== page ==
soils of the world Soil
formation depends on parent material, climate (temperature and moisture)
and biotic factors (mainly acidity, soil moisture content and drainage).
Since the minerals and elements that make up the parent material are well
mixed over the planet, the main groups of soil follow the main habitat
types of the world.
Here are the main soil orders,
in alphabetical sequence.
Alfisol: soils with clay-enriched
subsoils. Mineral soil, relatively low in organic matter, high base saturation.
Clay content increases with depth to an illuvial horizon of silicate clays
(argillic horizon), which restricts soil depth and root penetration, resulting
in poor cropyields. Soils are sensitive to crusting. Moisture is adequate
to mature a crop in most years. Mostly derived from granites, gneisses
and schists but occasionally from sandstone, mica, quartzite and shale.
Andisol: volcanic soils
of tuff and ash.
Aridisol: soils of deserts
and semi-arid regions, and related saline or alkaline soils. Mineral soil,
relatively low in organic matter. Inadequate moisture to mature a crop
without irrigation in most years. some pedogenic horizons.
Entisol: soils without
layering, except after ploughing. Mineral soil with weak or no pedogenic
horizons. No deep, wide cracks in most years.
Histosol: bog-type soils.
Organic in more than half of the upper 80 cm.
Inceptisol: very young
soils with weakly developed soil layers, and not much leaching or mineral
alteration. Mineral soil with some pedogenic horizons and some weatherable
materials. Enough moisture available to mature a crop in most years. No
horizon of illuvial clays. Relatively low in either organic matter or base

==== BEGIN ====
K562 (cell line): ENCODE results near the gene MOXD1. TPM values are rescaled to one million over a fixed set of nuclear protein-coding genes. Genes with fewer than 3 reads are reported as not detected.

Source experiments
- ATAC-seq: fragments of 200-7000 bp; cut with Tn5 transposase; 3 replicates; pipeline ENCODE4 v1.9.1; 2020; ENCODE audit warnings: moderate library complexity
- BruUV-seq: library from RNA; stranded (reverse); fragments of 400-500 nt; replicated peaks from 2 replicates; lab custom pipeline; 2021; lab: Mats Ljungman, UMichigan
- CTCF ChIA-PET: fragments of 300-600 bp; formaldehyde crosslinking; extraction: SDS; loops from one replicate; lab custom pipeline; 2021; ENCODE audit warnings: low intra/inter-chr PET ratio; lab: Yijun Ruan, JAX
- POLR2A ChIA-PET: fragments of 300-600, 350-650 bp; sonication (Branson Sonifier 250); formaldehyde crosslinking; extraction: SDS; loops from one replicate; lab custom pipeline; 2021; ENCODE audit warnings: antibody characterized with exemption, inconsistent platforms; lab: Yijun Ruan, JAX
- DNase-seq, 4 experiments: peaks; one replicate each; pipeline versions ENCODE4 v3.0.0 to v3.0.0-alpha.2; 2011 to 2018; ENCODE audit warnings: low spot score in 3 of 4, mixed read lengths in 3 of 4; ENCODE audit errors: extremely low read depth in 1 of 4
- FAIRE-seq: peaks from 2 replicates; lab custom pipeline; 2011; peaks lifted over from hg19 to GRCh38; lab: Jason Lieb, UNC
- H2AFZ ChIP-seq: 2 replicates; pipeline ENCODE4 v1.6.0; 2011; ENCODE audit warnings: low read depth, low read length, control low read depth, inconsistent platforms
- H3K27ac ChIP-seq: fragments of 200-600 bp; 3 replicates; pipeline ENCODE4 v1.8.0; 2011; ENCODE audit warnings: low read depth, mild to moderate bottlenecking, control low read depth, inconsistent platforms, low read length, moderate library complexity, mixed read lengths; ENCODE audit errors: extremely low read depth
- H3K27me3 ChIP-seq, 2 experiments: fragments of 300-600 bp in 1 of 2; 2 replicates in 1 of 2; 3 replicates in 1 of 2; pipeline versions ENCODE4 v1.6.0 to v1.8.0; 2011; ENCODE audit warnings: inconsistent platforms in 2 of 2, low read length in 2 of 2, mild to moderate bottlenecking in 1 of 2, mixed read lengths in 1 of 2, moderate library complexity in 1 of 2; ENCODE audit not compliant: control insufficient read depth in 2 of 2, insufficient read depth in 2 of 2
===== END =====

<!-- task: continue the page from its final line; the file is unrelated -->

saturation, or in both.
Mollisol: grassland soils,
mostly rich in calcium; also forest soils developed on calcium-rich parent
materials. They are characterised by a thick surface layer, rich in organic
material. Mineral soil with thick dark surface horizon, relatively rich
in organic matter. High base saturation throughout. No deep, wide cracks
in most years.
Oxisol: soils that are
more weathered than the ultisols, including most laterites. Mineral soil
without weatherable materials. Inactive clays. No illuvial horizon of silicate
Spodosol: soils with
a light, ashy gray A horizon, and a B horizon containing inorganic matter
and clay leached from the A horizon. Mineral soil with an illuvial horizon
of amorphous alumina and organic matter, with or without amorphous iron.
Ultisol: soils similar
to alfisols, but with weathering more advanced. They include some lateritic
(highly leached) soils. Mineral soil with and illuvial horizon of silicate
clays. Low in base saturation. Moisture adequate to mature a crop in most
Vertisol: soils with
upper layers mixed or inverted because they contain expandable clays (that
swell when wet and crack when dry). Clayey soils forming deep, wide cracks
at some time in most years.
The following table shows where